September 8, 2018
The damage on my ATM card forced me to wake up and leave the house earlier than usual this morning. Saturdays are my laziest days of the week. I usually go back to sleep after my morning prayers which is usually between 5:30 a.m. and 6:00 a.m. This goes as far as noon or 12:30 p.m. sometimes. Ah, see how lazy-a** Saturdays make me!
But today was exceptional.
I damaged my ATM card two weeks ago while withdrawing money from the Oilibya Petrol Station along Limuru Road and I had been procrastinating to replace it. The machine had an issue and I think pressing one number was resulting in double entries, hence my card got rejected after three trials. “Your card does not work, eww!”
I at last said, “F online banking,” and headed to the bank on Friday evening to change my ATM card. Once at the customer desk, the guy at the desk told me to fill a form with signature and every personal detail they wanted. (You know how banks cry for all your details as if intending to submit them to government intelligence agencies?) I finished filling the form and gave it to him while asking how long it will take. He said, “A week or five days.” I told him that I want express and that a week or five days is long. He said they will do express, but it will take an hour, to which I said, “It is fine.”
He scribbled some few details from my National Identification Card, signed and stamped. He then called someone on the telephone next to him and unapologetically told me, “I afraid it will take more than an hour. There are a lot of people and the printing machine has an issue.” I silently mumbled to myself, “Here is another disappointment!” I said it is okay and that I will still wait.
My friend, who accompanied me to the bank, appeared a bit unsettled with the feedback. I sensed that he wanted us to proceed to the hood and have a later lunch—we left the office at 12:30 as it was Friday and later attended the Friday sermon at the grand mosque. It was already 3:00 p.m. when we were told we will have to wait for more than one hour. So, having noticed my friend’s desire to have us leave for lunch, I scratched my head and asked the guy at the desk if tomorrow (today) will be less crowded to which he answered, “Yeah, come tomorrow; we will open from eight p.m. to twelve noon.” I told my friend, “Let us have that bite you are silently craving,” and headed to Eastleigh where we hammered some juicy goat ribs and rice.
So this morning, after waking up and praying, I went back to have a nap and set my alarm for 9:00 a.m. so that I might prepare myself and reach the bank before 11:00 a.m., in order to be served before noon. When my alarm went off, I lazily crept out of bed while silently cursing the machine that ruined my card, the guy who told me to come back and anything between and headed to the bathroom to brush my teeth and shower. I later woke up my roommate who also brushed and took a quick shower, and we left for breakfast since we don’t cook at home. See how lazy some bachelors are!
At the bank, I happened to be the only customer who wanted to replace his ATM card and I was lucky enough to be served in 30 minutes time. I quickly activated my new ATM and left the bank at around 11:40 a.m. and headed to Al-Yusra restaurant, a Somali restaurant at the centre of Nairobi Central Business District because I needed somewhere to kill time till 1:00 p.m. so as to pray at Jamia Mosque. Now here is a small fact about me and Al-Yusra: I have always seen it as an over-rated and over-populated restaurant. And it always shooed me away by showing me how many customers it hosted every minute. In short, we weren’t in love with each other.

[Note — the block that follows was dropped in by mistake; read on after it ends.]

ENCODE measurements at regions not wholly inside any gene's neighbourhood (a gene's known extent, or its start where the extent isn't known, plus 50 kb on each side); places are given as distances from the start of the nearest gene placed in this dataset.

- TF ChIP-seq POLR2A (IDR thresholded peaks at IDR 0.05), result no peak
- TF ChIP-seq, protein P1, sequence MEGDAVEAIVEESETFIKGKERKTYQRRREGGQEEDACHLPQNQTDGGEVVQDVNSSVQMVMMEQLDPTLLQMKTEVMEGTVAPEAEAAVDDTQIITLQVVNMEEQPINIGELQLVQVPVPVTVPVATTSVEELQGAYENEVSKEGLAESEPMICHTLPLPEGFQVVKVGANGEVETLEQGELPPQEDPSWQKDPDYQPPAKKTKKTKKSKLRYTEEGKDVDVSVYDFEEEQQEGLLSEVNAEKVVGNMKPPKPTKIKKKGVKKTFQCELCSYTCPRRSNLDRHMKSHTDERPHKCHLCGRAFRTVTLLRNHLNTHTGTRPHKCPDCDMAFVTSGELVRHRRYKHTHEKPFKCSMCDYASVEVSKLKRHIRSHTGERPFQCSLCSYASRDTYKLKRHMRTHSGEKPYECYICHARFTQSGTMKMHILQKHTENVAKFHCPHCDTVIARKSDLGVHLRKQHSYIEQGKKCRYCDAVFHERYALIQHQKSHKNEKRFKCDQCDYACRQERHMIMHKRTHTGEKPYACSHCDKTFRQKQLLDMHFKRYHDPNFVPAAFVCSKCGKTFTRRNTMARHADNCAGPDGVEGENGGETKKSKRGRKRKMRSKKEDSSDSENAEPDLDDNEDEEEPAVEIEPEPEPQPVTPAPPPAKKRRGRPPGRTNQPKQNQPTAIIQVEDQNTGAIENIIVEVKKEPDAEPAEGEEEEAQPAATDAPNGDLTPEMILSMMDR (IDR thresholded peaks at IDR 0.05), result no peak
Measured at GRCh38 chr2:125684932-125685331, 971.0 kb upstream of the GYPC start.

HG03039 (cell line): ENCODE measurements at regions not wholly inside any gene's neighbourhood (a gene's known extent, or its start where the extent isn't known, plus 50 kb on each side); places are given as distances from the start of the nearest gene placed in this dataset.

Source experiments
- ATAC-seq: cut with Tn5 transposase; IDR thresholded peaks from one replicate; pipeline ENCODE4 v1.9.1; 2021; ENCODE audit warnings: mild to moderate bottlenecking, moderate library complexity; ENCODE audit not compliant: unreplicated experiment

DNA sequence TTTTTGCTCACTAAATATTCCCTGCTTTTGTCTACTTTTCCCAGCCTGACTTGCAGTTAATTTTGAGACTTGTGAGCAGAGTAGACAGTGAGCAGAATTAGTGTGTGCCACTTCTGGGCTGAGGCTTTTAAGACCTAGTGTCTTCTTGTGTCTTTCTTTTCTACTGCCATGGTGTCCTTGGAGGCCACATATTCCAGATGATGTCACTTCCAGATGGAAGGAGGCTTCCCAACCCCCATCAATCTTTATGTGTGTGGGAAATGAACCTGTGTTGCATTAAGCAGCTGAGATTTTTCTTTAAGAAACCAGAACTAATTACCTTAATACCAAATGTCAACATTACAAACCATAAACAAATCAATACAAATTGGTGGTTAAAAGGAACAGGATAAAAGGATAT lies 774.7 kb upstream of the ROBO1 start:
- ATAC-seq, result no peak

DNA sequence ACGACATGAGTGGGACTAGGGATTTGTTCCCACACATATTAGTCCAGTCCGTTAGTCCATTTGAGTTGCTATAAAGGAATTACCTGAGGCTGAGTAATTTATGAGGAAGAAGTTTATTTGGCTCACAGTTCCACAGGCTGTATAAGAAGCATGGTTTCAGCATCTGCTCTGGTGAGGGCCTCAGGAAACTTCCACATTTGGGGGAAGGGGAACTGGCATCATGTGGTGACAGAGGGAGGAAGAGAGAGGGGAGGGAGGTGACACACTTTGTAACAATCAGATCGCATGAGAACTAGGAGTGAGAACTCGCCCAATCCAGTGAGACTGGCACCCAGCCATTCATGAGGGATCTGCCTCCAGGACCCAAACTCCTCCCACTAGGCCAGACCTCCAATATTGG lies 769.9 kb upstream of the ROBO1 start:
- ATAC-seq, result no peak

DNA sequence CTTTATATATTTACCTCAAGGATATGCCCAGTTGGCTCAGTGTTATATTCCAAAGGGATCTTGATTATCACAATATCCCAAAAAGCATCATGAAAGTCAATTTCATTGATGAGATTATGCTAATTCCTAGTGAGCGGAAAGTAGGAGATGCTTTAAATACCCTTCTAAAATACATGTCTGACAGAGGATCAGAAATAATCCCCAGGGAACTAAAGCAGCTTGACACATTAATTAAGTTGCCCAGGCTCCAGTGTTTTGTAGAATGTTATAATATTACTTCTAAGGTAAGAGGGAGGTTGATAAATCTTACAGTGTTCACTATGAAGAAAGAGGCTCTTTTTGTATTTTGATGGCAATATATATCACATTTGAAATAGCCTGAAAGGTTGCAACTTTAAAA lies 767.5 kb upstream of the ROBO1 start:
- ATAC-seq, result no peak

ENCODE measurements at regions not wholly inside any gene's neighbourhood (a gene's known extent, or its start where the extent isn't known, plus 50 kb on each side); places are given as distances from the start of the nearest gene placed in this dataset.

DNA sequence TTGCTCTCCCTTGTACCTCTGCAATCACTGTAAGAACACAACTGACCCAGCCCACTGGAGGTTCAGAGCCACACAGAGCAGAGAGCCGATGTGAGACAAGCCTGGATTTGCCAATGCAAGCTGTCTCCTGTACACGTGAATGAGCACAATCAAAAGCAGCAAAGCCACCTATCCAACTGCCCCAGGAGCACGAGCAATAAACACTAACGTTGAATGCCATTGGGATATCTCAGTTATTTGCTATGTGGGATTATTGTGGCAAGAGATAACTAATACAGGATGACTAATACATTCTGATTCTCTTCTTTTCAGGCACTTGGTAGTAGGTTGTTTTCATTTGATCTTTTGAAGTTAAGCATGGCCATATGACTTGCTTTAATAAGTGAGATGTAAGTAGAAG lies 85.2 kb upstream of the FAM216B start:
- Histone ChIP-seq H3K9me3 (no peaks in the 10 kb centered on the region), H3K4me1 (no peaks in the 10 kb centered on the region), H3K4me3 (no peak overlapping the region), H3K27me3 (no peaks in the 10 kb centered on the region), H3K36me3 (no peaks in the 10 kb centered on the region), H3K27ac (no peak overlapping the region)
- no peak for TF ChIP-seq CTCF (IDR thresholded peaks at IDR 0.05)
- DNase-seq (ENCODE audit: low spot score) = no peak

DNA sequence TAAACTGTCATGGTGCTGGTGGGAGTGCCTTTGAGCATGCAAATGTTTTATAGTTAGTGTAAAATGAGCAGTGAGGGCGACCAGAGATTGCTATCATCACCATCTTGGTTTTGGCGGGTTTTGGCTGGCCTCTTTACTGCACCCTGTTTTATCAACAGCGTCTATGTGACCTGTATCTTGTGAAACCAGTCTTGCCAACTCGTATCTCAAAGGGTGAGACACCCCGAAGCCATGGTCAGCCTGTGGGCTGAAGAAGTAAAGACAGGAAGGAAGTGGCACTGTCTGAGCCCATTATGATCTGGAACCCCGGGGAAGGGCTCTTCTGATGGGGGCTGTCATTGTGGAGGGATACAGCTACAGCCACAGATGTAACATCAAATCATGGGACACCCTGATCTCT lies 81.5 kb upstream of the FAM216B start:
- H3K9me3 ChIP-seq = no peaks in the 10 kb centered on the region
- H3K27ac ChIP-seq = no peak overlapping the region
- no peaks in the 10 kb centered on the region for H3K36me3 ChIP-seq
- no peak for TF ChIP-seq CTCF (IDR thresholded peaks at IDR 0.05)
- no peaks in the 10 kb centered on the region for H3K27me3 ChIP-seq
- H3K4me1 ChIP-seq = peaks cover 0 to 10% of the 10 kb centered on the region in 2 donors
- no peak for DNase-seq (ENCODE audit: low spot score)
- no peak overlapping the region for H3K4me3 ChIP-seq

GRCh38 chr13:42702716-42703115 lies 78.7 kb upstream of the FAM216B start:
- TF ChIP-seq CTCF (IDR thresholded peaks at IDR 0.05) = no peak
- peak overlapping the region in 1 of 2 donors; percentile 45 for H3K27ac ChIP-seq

But today I said no and nonchalantly stepped inside, chose a quiet and secluded corner and ordered for tea with camel milk when a waitress approached me. I removed Toni Morrison’s The Bluest Eye from my bag and started devouring it while I waited for my order. The waitress, a short, brown lady with a black scarf tied on her hair came with the order and boy, was I wrong! I used to drink tea with camel milk from other Somali restaurants like City Star while in town presuming that Al-Yusra got nothing on them, but I was wrong. First, it was laced with a small amount of Nescafé and the combination of the milk and the tea leaf was carefully done, and it didn’t need me to do any more preparation except adding two spoonfuls of sugar. I enjoyed it and even saw myself unable to concentrate on the book I started.
I finished it faster than I expected and this forced me to order for mineral water since I was not hungry and as I never wanted to sit there and occupy a space while I wasn’t eating or drinking anything. With 15 pages done and half of the water gone to my stomach, I looked at the time and saw that it was 12:30. I picked myself up, paid the bill and went to the mosque to pray the 1:00 p.m. Dhuhur prayer. As I left the restaurant, I talked to myself and said, “After all, these guys’ camel milk tea is not that bad. Shame on you for presuming without ever trying!”
I later went to attend a weekend Arabic class which ran from 2:00 p.m. to 4:00 p.m., prayed Asr prayers at the mosque and boarded a bus back home. When I reached the hood, I together with two of my friends who were waiting me, went to a tea drinking joint and enjoyed few cups of the ever-satisfying camel milk tea that has always been our numero uno. We hanged around for a while and later after we prayed the Maqrib prayer, parted ways. After an hour in the house scrolling my social media newsfeed, I went down for dinner and enjoyed a softly made pancake with meat cut into small cubes and soaked in oil called oodkac in the Somali language. I hurriedly left for home again to catch up with the UEFA Nations League football matches of the day.
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